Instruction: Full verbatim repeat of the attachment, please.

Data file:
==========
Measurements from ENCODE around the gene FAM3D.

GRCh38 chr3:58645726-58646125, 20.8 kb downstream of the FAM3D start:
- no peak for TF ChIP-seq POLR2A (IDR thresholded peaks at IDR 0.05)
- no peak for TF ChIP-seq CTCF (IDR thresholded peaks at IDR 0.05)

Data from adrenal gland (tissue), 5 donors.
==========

Measurements from ENCODE around the gene FAM3D.

GRCh38 chr3:58645726-58646125, 20.8 kb downstream of the FAM3D start:
- no peak for TF ChIP-seq POLR2A (IDR thresholded peaks at IDR 0.05)
- no peak for TF ChIP-seq CTCF (IDR thresholded peaks at IDR 0.05)

Data from adrenal gland (tissue), 5 donors.